2014. Oscars. I've been behind here for over a month. Apologies to those who read me and who believe I should post, at the very least, twice a month. I should! But I've been working on other projects, keeping me away and in some cases, ridiculously stressed. To relax reading has trumped extra writing and so I've devoured seven books in less than two months. I have potential stories on the docket -- Eric von Stroheim's Queen Kelly, D.W. Griffith's The Struggle, Joseph H. Lewis' Pride of the Bowery and many more. And a lot of stories music-related.
I thought I wanted to write about the Oscars but I couldn't muster the excitement for it. I don't really care about Oscars save for the telecast during which I hope something interesting happens other than the tedious roll call speeches thanking agents, god and loved ones. Bring back streakers, Joan, Bette and whatever on earth Cher is wearing. I miss Bjork. I want Sean Penn to be angry about something. Mickey Rooney better show up. It's all about the speeches, the gowns, the gaffes, the spectacle.
But I will say this: what I want. I want Martin Scorese's audacious, brilliant, darkly comic The Wolf of Wall Street to win. I want it to win Best Picture, Best Director and Best Actor. And to underscore, Best Actor. Leonardo DiCaprio is brilliant here, making a scumbag dangerously likable yet loathsome while being hilarious and perfectly not tragic. If you think he's going to be OK by the end of the film, he is. Which should enrage us enough to want to see Joe Pesci jab that pen Leo's so good at selling right into his character's greedy eyeball. But we're not enraged. We're both strangely invigorated and depleted and that feels... wrong. Maybe dangerous. Probably how the real Jordan Belfort made people feel. Is that glamorous? Yes and no. Which is what has put a lot of viewers off. They can't pinpoint exactly where Scorsese's morality lies. I say, good. Let us figure that out for ourselves.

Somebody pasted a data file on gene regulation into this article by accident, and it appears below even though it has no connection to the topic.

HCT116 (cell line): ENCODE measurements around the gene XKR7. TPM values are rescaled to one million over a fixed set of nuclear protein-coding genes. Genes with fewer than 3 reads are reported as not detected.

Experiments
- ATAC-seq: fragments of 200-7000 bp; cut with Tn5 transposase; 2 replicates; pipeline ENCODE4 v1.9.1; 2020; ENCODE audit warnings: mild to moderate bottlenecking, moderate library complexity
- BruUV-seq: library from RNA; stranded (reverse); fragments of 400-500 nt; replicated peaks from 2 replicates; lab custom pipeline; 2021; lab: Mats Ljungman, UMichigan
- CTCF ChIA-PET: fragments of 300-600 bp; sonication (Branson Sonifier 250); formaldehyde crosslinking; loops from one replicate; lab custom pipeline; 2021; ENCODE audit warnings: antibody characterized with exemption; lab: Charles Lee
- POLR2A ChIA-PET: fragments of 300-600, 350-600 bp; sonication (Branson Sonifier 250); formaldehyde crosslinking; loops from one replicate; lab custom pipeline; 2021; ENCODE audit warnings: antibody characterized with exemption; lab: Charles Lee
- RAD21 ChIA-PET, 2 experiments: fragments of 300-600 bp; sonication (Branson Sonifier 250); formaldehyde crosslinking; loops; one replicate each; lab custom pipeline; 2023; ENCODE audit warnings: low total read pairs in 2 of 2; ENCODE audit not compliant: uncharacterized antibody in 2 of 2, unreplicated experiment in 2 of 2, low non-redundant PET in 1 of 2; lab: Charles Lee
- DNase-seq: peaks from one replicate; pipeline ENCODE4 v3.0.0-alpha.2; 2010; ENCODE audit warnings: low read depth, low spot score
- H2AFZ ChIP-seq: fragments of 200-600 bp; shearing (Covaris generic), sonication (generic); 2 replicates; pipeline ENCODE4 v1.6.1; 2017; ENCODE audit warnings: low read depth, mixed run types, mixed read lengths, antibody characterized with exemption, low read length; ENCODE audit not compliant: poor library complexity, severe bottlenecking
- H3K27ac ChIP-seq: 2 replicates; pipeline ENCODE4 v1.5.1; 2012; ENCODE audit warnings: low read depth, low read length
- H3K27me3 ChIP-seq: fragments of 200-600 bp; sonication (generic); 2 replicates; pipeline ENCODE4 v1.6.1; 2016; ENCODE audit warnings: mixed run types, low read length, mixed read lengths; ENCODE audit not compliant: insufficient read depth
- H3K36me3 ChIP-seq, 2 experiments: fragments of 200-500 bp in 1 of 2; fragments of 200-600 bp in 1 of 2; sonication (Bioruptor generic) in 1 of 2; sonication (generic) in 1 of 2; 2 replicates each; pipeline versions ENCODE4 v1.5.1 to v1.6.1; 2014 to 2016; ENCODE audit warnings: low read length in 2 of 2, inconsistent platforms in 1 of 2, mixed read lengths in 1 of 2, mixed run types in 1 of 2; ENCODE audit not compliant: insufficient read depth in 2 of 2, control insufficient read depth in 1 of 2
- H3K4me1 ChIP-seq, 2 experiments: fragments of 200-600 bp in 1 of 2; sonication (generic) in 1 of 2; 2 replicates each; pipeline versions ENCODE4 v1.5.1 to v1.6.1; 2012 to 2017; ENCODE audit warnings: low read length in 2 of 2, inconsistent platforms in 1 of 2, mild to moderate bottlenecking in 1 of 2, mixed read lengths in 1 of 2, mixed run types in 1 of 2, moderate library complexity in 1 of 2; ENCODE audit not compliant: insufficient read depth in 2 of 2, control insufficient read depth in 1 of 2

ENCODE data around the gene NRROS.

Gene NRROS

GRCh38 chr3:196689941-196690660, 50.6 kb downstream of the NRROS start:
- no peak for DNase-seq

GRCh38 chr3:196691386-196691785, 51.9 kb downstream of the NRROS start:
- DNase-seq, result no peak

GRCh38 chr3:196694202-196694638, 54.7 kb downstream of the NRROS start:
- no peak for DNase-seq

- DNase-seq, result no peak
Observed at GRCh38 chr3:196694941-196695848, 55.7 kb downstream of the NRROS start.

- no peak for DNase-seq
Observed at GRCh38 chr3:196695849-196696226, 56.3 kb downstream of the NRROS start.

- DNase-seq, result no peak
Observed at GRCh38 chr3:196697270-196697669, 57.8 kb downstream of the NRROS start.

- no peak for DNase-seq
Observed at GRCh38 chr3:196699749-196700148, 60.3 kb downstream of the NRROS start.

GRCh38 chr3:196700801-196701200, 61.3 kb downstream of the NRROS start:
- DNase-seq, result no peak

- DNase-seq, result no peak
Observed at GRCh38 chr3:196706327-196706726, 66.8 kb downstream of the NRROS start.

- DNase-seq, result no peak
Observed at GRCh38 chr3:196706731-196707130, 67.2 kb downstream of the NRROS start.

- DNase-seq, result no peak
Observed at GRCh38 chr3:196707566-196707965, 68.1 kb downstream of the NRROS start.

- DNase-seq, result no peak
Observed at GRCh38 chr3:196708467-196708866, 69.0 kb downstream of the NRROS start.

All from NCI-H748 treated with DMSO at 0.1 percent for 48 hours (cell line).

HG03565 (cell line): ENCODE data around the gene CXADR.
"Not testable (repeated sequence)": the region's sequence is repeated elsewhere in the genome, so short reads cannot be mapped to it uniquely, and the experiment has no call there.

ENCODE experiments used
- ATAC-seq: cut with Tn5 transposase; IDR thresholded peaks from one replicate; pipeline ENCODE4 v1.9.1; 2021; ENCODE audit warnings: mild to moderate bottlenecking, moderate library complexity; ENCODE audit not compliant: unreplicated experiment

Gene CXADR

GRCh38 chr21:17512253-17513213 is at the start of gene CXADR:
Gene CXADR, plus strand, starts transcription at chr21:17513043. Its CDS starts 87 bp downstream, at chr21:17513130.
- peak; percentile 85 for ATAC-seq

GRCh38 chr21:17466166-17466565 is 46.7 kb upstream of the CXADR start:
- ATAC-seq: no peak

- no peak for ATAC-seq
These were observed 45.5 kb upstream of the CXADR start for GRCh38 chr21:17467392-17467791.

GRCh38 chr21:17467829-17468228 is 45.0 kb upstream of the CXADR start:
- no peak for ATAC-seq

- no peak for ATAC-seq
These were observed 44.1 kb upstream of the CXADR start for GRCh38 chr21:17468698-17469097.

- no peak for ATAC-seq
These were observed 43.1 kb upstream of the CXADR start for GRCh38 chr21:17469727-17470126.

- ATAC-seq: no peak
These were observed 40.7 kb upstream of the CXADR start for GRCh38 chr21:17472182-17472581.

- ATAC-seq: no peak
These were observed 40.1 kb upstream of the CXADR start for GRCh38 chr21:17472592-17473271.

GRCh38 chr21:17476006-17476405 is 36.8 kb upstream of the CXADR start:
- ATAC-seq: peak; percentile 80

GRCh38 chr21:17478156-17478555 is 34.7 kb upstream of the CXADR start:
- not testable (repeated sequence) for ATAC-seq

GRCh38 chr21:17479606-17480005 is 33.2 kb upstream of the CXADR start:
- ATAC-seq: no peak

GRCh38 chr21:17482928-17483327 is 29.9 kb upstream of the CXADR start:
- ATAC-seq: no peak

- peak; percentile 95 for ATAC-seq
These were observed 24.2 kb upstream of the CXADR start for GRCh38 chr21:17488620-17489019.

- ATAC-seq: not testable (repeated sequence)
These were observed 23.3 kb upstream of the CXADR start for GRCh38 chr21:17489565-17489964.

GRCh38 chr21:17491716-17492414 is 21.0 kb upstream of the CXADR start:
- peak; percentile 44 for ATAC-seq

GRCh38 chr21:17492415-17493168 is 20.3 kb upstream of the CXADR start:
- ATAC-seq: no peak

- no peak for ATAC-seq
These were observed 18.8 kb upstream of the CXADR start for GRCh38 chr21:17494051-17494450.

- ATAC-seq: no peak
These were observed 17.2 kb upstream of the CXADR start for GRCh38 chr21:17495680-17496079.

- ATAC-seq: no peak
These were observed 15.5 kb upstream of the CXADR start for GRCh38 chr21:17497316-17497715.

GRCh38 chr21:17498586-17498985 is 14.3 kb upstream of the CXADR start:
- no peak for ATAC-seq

Wrestling that kind of shady morality isn't easy -- this kind of performance isn't easy to do. DiCaprio balances his character's evil, humor and movie star charisma with a unique sociopathic dimension. Is that possible? Yes, it is. And he makes it look all so effortless. Elizabeth Taylor once said (I believe it was Taylor) something to the effect of, screaming and hollering and playing drunk is easy, walking through a door and saying, "Hello, I'm home" is hard. In the case of DiCaprio, who dynamically drinks and drugs and yells and rages (I get excited watching him and largely because of him, I've seen the movie three times), it's also his quiet act of bitterly drinking a Near Beer that impresses. When DiCaprio answers how sobriety is faring he states it perfectly: "It fuckin' sucks... So boring. I'm gonna kill myself." He's also bad in bed. A flop, as Taylor's Martha would say.
So, my vote is for Wolf. It won't win. But who cares? No one's gonna forget the movie. It and DiCaprio's performance is going to become a classic. No one's ever going to forget that masterful Quaalude crawl. And then there is this:
Be back soon...